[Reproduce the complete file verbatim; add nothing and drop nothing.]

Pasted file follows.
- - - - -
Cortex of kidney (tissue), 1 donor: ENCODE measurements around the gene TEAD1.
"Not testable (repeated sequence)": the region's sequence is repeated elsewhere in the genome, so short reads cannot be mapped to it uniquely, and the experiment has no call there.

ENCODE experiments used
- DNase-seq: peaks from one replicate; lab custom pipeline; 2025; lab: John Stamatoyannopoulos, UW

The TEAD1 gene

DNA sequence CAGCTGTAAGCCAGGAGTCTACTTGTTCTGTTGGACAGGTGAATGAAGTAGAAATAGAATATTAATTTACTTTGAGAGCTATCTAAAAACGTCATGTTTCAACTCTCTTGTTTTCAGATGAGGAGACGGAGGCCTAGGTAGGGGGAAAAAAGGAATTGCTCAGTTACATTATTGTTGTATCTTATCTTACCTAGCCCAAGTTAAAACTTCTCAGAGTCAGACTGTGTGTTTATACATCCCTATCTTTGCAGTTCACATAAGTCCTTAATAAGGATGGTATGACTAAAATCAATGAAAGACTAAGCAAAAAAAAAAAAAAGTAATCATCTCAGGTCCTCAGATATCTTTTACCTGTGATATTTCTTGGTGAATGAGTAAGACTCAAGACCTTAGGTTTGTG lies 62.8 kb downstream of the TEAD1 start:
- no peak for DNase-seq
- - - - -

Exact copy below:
Cortex of kidney (tissue), 1 donor: ENCODE measurements around the gene TEAD1.
"Not testable (repeated sequence)": the region's sequence is repeated elsewhere in the genome, so short reads cannot be mapped to it uniquely, and the experiment has no call there.

ENCODE experiments used
- DNase-seq: peaks from one replicate; lab custom pipeline; 2025; lab: John Stamatoyannopoulos, UW

The TEAD1 gene

DNA sequence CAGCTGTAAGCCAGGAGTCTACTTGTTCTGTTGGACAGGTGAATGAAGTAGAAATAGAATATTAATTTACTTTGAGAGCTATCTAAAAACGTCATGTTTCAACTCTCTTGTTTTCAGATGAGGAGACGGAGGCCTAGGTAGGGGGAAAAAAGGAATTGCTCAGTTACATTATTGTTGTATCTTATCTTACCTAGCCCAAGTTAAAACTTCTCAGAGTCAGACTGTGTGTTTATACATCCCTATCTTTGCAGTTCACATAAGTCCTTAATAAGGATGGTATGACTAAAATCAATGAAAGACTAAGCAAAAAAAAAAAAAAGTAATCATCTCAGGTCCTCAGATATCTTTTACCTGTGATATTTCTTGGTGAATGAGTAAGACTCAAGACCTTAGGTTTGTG lies 62.8 kb downstream of the TEAD1 start:
- no peak for DNase-seq